Blinkered Aramaayo puts rivals in the shade in Kranji Mile

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Aramaayo

Former Godolphin galloper Aramaayo claimed his highest prize since he began racing in Singapore when he landed the $1 million Group 1 Kranji Mile (1600m) on Sunday.

First past the post only once at his previous six starts at Kranji, the Poet’s Voice five-year-old had, however, not been able to fully showcase his true Australian form that includes a Group 3 win (Spring Stakes over the same mile trip in Newcastle in 2018), most notably, his second-last run when a certainty beaten in the Group 2 Stewards’ Cup (1600m) back in March.

That day, he blundered at the start, conceding close to six to seven lengths, but still made up stacks of ground to run third, less than two lengths off the winner Siam Blue Vanda. That ‘nearly horse’ tag stuck on further when a flying third at his first-up run since the COVID-19 break in a Class 2 race over 1100m on July 26.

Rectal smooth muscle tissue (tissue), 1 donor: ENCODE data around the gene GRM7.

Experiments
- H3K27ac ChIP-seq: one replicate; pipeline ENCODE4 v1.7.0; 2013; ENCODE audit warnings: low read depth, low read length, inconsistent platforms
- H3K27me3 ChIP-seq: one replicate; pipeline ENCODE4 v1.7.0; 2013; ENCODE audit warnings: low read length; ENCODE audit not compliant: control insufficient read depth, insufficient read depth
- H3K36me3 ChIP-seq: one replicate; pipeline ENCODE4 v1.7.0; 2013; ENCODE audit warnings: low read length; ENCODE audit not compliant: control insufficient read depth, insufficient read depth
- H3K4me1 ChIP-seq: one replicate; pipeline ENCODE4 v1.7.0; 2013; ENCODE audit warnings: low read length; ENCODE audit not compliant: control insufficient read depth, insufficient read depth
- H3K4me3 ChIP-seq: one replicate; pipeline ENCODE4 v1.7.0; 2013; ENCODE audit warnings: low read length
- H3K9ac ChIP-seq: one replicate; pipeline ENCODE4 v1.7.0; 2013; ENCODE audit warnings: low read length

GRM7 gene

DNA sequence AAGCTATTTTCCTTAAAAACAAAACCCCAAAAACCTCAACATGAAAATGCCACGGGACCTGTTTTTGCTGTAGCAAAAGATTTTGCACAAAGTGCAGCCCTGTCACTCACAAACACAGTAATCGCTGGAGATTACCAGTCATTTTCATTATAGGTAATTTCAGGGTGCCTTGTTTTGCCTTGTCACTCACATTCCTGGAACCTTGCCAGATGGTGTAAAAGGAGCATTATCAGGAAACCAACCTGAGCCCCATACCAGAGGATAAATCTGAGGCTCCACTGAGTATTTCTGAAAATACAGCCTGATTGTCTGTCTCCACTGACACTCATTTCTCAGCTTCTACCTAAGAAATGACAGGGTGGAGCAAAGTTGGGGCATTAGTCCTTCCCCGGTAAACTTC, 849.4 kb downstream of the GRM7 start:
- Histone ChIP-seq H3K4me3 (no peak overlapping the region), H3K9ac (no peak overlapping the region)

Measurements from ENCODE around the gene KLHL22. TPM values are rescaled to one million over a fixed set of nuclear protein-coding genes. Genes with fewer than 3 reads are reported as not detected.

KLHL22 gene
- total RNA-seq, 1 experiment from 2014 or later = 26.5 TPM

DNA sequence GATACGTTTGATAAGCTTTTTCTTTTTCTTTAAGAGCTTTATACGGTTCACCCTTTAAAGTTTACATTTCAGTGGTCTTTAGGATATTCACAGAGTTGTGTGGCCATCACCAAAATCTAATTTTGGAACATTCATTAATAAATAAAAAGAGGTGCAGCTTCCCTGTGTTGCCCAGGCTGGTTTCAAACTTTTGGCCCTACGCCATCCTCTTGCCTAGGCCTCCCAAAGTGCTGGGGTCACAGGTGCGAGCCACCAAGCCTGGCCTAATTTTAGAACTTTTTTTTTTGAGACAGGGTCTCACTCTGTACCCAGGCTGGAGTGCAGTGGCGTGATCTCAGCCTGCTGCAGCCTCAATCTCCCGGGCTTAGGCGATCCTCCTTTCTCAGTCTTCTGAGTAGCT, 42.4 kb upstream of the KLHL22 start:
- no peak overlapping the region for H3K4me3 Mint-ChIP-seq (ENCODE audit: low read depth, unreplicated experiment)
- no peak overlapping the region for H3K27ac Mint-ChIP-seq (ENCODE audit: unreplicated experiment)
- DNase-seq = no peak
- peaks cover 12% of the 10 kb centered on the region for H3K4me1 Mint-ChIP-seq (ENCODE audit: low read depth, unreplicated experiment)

But that label finally ‘came unstuck’ when it mattered the most on Sunday, earning trainer Shane Baertschiger his third Group 1 success since taking over from his father Don in 2012, and first-time partner Ruan Maia, his first Group 1 hurrah in Singapore.

After being promoted to International Group 3 this year, the Kranji Mile was unfortunately brought back down a peg to domestic Group 1 status as part of the slew of changes brought about by COVID-19.

The owner, the Aramco Stable, is no stranger to such Group 1 heights either, having jointly celebrated their first with Baertschiger thanks to Aramco in the Lion City Cup (1200m) last season. The fanfare and hoopla that usually come with the territory on such big days of racing were sadly missing with the zero-crowd policy still enforced in line with the strict COVID-19 protocols on course.

Baertschiger and assistant-trainer Scott Bailey led Aramaayo in to the sound of maybe a few passing birds (crickets if it had been a night meeting), but the Australian handler was still basking in that new triumph in his own quiet way. “This is my third Group 1 win, but it definitely feels different from the first two (second one being I’m Incredible in last year’s Queen Elizabeth II Cup). There were no cheers, no photos and no prize presentation, but that’s the way it is now,” said Baertschiger.